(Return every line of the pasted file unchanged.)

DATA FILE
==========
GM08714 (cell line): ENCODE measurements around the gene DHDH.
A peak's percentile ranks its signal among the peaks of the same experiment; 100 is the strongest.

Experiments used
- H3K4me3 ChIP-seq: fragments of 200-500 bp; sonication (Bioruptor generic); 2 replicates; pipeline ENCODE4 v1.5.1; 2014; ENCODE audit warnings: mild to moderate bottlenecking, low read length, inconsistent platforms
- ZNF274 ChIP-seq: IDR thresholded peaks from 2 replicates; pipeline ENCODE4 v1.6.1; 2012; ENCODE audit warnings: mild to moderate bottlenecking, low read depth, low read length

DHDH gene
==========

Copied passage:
GM08714 (cell line): ENCODE measurements around the gene DHDH.
A peak's percentile ranks its signal among the peaks of the same experiment; 100 is the strongest.

Experiments used
- H3K4me3 ChIP-seq: fragments of 200-500 bp; sonication (Bioruptor generic); 2 replicates; pipeline ENCODE4 v1.5.1; 2014; ENCODE audit warnings: mild to moderate bottlenecking, low read length, inconsistent platforms
- ZNF274 ChIP-seq: IDR thresholded peaks from 2 replicates; pipeline ENCODE4 v1.6.1; 2012; ENCODE audit warnings: mild to moderate bottlenecking, low read depth, low read length

DHDH gene